A whole session was devoted to discussion of the KEDO project. It has been a long and tortuous process to get the project to its current position, and much work remains yet to be done. However, the project has provided a good model for the reduction of tensions between two nations, increasing understanding and boosting prosperity. This has been a considerable achievement, especially when one considers how poor international relations with North Korea were as recently as 1998, when it launched a ballistic missile that passed over Japanese territory.
Stephen Bosworth, the US ambassador to South Korea, said that there were a number of lessons to be learnt from the KEDO project. The most important was that such an undertaking could not succeed without the strong and active support – political as well as financial – of the governments involved. The KEDO project cannot be achieved without the necessary funding, and it has continually been challenged by insufficient budgetary considerations for heavy fuel oil and by rising cost estimates for the LWR project.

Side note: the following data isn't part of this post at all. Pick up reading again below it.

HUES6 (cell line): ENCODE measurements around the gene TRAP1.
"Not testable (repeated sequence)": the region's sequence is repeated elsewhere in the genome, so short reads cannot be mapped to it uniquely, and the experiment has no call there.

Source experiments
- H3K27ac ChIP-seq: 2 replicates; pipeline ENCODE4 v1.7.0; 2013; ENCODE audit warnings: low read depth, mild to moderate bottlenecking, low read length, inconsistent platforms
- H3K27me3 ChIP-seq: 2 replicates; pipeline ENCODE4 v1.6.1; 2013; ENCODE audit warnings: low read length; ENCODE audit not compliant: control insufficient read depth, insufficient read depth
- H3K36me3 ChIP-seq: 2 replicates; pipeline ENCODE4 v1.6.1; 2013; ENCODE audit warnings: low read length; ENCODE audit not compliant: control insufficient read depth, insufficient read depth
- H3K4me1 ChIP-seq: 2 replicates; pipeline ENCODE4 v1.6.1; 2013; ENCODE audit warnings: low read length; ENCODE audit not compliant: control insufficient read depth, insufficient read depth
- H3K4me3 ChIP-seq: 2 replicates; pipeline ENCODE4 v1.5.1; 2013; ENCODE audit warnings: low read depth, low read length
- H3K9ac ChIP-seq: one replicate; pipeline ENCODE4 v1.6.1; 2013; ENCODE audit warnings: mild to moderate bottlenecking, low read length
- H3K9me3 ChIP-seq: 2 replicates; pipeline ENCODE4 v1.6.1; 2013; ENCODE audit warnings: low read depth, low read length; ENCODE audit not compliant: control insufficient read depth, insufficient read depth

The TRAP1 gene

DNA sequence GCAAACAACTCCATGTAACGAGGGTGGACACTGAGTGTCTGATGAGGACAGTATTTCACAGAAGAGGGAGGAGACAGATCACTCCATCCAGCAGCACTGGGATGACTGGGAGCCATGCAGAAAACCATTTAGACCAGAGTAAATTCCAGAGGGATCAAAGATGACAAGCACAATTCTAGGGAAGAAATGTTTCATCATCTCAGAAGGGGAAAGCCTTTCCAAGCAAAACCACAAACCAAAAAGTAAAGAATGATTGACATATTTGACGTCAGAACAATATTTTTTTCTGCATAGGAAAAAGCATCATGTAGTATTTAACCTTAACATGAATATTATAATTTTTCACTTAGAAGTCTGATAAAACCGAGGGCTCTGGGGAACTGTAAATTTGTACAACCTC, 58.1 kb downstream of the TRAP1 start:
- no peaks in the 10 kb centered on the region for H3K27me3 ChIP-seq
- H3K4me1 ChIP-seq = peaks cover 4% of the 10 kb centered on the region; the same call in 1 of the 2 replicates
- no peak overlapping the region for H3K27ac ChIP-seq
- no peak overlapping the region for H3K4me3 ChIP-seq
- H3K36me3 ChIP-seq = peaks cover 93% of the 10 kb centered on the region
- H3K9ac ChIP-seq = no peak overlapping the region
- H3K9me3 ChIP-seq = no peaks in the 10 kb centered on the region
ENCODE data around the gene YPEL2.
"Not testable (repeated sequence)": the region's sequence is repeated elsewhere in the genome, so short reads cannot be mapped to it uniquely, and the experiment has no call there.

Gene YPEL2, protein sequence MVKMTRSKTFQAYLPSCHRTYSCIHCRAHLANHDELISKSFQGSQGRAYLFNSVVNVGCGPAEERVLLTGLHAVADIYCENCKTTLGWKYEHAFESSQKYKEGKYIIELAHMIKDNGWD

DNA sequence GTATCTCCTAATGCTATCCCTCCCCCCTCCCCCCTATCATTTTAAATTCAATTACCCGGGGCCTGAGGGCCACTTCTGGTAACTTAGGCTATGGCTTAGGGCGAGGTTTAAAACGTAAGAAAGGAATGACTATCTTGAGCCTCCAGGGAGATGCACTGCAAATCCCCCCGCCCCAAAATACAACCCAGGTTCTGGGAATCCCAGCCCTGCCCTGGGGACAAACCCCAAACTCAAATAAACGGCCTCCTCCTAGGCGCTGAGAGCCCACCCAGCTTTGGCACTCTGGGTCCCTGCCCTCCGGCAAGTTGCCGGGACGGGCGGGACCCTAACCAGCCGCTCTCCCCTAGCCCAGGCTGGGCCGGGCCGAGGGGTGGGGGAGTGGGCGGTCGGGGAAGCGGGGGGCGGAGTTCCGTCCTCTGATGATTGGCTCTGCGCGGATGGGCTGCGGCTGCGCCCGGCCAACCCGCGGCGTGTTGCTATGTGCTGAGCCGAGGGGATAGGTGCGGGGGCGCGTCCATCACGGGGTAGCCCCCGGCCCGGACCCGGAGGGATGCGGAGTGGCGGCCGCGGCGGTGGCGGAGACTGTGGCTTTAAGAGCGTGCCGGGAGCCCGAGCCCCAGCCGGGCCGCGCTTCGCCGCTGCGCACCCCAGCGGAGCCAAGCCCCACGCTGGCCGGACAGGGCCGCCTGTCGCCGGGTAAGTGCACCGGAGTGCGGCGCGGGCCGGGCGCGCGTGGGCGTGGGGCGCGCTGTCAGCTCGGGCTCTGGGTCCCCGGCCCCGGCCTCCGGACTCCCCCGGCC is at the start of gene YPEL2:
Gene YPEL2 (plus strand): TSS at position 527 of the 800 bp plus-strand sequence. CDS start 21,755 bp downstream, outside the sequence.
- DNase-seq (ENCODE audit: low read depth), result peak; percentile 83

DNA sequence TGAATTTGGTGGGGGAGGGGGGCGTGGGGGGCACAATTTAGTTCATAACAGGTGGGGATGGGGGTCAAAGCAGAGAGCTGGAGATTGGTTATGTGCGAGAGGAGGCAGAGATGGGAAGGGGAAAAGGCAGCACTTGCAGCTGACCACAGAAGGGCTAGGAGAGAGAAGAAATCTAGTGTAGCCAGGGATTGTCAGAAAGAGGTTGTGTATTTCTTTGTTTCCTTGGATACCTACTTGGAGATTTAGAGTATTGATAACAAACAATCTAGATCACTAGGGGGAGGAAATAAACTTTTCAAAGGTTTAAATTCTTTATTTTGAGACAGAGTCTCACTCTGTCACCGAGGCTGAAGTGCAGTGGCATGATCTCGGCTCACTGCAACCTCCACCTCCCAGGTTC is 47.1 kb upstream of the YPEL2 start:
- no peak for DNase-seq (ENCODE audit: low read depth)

A second lesson is that it is necessary to be realistic in expectations of support from countries not directly involved. While most nations espouse support for non-proliferation, few will back their support up with significant funds unless they feel directly threatened. While 22 nations have provided material or financial support in most cases it has been minimal: by and large, the international community has not greatly responded to what is perceived as an issue only affecting North and South Korea, Japan and the USA.
A third lesson is that governments have to separate commercial and security interests. Parochial commercial interests should not be allowed to distract attention from the fact that KEDO is fundamentally a security project.
Another area which attracted a great deal of interest was that of new reactor design. This is partly because the designing companies recognise that for nuclear power to undergo a new construction renaissance, they need to bring down construction costs by at least 25%, with a target figure of $1000/kW being generally accepted.